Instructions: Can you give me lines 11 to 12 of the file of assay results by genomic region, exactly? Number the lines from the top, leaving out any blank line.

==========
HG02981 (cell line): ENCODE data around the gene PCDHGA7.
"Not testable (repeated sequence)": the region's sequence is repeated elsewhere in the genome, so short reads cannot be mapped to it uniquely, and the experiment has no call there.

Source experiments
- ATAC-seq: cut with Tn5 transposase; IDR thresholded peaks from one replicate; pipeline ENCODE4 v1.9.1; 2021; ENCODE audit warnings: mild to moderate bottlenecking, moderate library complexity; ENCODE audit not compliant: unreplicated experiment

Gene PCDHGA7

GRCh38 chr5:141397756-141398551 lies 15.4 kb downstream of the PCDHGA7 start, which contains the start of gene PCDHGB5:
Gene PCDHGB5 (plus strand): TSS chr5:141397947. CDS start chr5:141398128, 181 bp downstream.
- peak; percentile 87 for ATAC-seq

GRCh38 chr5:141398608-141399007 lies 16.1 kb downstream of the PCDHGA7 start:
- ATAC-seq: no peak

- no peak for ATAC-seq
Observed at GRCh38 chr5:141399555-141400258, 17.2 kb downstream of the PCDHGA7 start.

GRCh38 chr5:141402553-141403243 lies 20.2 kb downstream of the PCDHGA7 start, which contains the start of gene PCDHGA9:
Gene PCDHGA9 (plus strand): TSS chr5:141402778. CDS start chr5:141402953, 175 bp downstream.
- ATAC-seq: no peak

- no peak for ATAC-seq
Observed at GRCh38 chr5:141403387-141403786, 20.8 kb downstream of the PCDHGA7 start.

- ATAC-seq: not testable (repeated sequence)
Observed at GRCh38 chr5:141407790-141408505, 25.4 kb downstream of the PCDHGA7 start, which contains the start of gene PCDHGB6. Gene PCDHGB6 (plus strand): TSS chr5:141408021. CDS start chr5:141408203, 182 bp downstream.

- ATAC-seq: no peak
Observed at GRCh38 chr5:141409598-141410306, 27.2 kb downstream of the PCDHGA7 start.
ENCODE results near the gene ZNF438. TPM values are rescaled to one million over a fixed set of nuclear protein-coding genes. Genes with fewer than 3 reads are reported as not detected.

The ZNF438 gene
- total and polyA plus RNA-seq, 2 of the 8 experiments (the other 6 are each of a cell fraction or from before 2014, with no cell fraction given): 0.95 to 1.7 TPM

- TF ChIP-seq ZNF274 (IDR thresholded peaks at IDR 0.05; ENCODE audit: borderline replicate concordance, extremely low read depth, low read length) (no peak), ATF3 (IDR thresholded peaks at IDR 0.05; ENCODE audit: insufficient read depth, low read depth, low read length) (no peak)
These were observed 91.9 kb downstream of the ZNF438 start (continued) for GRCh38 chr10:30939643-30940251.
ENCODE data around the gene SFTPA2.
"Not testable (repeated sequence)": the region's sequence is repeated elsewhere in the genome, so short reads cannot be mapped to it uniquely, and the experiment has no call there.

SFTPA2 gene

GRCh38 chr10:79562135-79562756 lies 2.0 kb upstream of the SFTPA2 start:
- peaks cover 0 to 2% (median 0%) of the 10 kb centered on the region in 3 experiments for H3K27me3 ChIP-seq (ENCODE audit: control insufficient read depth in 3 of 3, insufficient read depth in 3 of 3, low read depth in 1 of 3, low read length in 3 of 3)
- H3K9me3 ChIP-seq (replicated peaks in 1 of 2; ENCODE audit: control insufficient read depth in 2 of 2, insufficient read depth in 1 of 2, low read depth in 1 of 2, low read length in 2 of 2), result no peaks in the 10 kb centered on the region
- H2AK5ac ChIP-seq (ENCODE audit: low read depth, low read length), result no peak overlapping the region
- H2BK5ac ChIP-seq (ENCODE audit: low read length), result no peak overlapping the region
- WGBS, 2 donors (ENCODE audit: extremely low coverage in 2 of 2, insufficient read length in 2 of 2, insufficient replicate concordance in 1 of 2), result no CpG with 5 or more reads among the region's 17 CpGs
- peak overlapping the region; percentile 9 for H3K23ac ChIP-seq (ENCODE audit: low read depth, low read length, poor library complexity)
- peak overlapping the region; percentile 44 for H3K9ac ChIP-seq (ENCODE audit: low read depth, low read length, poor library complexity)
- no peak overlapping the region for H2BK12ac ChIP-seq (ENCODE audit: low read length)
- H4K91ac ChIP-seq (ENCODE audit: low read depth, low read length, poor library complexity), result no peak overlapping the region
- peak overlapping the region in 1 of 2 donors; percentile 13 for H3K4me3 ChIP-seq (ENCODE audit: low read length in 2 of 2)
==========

- no peak for ATAC-seq
Observed at GRCh38 chr5:141399555-141400258, 17.2 kb downstream of the PCDHGA7 start.